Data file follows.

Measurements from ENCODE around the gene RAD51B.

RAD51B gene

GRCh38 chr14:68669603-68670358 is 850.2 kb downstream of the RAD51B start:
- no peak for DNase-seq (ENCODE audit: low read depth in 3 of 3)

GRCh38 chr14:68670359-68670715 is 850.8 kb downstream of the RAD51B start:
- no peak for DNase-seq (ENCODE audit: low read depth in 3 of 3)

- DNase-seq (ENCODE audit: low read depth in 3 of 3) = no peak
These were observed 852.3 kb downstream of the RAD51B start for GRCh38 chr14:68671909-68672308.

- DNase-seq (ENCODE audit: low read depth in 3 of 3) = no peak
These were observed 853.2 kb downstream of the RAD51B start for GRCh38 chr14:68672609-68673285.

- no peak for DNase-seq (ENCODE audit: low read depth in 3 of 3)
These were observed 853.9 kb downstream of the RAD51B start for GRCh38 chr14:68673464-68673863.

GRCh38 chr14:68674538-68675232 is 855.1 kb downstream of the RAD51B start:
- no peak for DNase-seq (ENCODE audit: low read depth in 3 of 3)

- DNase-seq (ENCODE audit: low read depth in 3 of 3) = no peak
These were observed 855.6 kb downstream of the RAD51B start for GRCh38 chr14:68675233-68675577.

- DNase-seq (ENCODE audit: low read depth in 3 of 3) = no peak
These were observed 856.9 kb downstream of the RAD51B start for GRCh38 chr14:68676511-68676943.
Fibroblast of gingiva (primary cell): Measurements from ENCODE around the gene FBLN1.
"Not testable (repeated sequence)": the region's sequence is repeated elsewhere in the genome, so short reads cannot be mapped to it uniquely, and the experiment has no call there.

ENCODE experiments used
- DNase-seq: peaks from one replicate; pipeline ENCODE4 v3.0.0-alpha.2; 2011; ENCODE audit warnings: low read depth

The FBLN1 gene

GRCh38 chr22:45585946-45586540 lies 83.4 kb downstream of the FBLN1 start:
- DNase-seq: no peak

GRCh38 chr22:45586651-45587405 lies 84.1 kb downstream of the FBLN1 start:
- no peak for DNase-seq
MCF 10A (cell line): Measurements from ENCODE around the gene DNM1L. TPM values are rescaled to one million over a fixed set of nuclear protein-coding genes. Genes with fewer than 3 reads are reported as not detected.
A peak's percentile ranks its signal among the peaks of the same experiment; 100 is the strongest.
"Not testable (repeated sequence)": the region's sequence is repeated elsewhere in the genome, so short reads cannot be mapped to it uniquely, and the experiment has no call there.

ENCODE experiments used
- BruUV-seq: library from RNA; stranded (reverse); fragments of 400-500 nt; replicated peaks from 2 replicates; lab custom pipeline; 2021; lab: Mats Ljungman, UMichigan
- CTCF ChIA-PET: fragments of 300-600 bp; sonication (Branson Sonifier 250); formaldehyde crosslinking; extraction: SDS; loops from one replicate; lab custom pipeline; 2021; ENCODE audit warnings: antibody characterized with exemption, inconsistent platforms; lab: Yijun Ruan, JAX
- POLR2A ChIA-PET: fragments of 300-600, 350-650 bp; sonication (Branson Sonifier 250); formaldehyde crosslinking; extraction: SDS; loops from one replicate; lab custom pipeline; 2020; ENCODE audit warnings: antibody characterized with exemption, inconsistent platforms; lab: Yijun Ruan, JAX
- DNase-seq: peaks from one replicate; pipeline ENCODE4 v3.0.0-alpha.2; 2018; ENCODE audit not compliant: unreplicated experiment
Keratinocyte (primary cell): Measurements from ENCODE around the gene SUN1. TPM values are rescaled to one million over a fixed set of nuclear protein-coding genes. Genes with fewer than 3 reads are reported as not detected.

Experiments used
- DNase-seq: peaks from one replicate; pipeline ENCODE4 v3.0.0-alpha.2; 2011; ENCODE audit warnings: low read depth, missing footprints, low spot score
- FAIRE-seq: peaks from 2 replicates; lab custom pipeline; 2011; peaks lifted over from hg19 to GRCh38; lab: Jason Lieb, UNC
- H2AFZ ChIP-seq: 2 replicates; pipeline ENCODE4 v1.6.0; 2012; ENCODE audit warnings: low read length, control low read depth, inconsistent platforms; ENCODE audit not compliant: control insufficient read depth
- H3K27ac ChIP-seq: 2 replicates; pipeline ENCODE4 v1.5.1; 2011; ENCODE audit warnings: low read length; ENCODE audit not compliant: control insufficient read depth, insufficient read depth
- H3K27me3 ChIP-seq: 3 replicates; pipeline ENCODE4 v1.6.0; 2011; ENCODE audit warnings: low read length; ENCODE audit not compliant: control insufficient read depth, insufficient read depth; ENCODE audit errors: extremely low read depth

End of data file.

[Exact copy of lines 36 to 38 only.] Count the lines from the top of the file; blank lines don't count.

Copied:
Keratinocyte (primary cell): Measurements from ENCODE around the gene SUN1. TPM values are rescaled to one million over a fixed set of nuclear protein-coding genes. Genes with fewer than 3 reads are reported as not detected.

Experiments used
- DNase-seq: peaks from one replicate; pipeline ENCODE4 v3.0.0-alpha.2; 2011; ENCODE audit warnings: low read depth, missing footprints, low spot score